No government has ever spent its way to prosperity. Our proposals help governments be fiscally responsible so citizens can be prosperous.
A recent article in Time magazine by Steven Brill documents the enormously high prices we pay in this country for health care, including the markups and significant profits of “nonprofit” hospitals. For example, M.D. Anderson marked up an anti-cancer drug some 400 percent. Stamford Hospital billed an individual $8,000 for a test that Medicare would have reimbursed at $600. Blood tests are often marked up by more than 1,000 percent over verifiable costs. Brill’s article is 28 pages long and includes dozens of examples.
I recently wrote about reasons the Arizona legislature should reject efforts to expand Medicaid as part of the implementation of the federal health care law. The governor’s office took umbrage with the points I made, and after carefully reviewing their response, my conclusion remains that expanding the program is a bad idea.
The federal health care law included a provision asking all states to expand their Medicaid programs to cover all adults and children up to 133% of the federal poverty level. Right now, a little less than a fifth of the state’s population is given free healthcare through Medicaid; if the state expands Medicaid nearly a fourth of Arizona’s population would be covered.
After years of pursuing a command-and-control approach to energy regulation and providing massive corporate welfare to the solar industry, the Arizona Corporation Commission has signaled a possible shift in approach.
What happened to bring about this challenge?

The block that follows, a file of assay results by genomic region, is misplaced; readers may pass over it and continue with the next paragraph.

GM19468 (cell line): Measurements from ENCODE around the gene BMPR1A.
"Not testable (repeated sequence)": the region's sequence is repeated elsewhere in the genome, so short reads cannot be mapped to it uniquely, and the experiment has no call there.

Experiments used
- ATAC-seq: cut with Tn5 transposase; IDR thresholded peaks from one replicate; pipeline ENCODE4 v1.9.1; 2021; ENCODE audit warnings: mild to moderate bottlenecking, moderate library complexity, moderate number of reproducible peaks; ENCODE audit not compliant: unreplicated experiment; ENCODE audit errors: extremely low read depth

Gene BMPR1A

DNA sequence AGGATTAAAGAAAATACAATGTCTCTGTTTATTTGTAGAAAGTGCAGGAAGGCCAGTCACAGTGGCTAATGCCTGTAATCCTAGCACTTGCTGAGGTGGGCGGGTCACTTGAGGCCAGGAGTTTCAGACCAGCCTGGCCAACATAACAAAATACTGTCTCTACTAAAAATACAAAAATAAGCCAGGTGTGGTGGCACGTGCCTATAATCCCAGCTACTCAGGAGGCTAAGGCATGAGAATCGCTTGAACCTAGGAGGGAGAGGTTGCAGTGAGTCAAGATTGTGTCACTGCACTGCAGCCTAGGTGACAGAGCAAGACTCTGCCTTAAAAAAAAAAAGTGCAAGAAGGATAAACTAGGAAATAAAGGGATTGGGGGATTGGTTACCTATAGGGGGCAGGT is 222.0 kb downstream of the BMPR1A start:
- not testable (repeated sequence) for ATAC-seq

In September, Goldwater Institute investigative reporter Mark Flatten released an investigative report showing that Phoenix and other Arizona cities spend millions of dollars every year to pay employees to perform union work on city time. It's called "release time." The Goldwater Institute is taking on the city's contract with the Phoenix Law Enforcement Association (PLEA). By executing this deal with PLEA, the members of the Phoenix City Council have violated the Arizona Constitution and their duty of loyalty to the taxpayers.
Congress’s deal to avoid falling over the so-called “fiscal cliff” has dominated headlines since New Year’s Day. That “cliff” was automatic spending cuts that would kick in at the beginning of the year coupled with a number of tax rates (a.k.a. the “Bush tax cuts”) that would expire.
In 2000, Arizona’s pension funds were considered some of the healthiest in the nation. Just over a decade later, Arizona now has the dubious distinction of seeing the third worst decline in its pension fund health among the states from 2000 to 2009. For too long, policymakers and pension fund managers have assumed their investments would have endless high returns and little or no risk. The last decade and two recessions have proven otherwise, and Arizona’s retirement systems are on shaky ground.
We're in the money, come on, my honey,
Let's lend it, spend it, send it rolling along!
At $26 billion, our state government has a lot to lend, spend and send. But a lot compared to what?
Welfare reform is one of the great victories in recent times over relentlessly advancing government. But Arizona has lagged behind other states in getting welfare recipients into jobs. We need strong leaders to ensure Arizona doesn’t fall into the welfare trap again.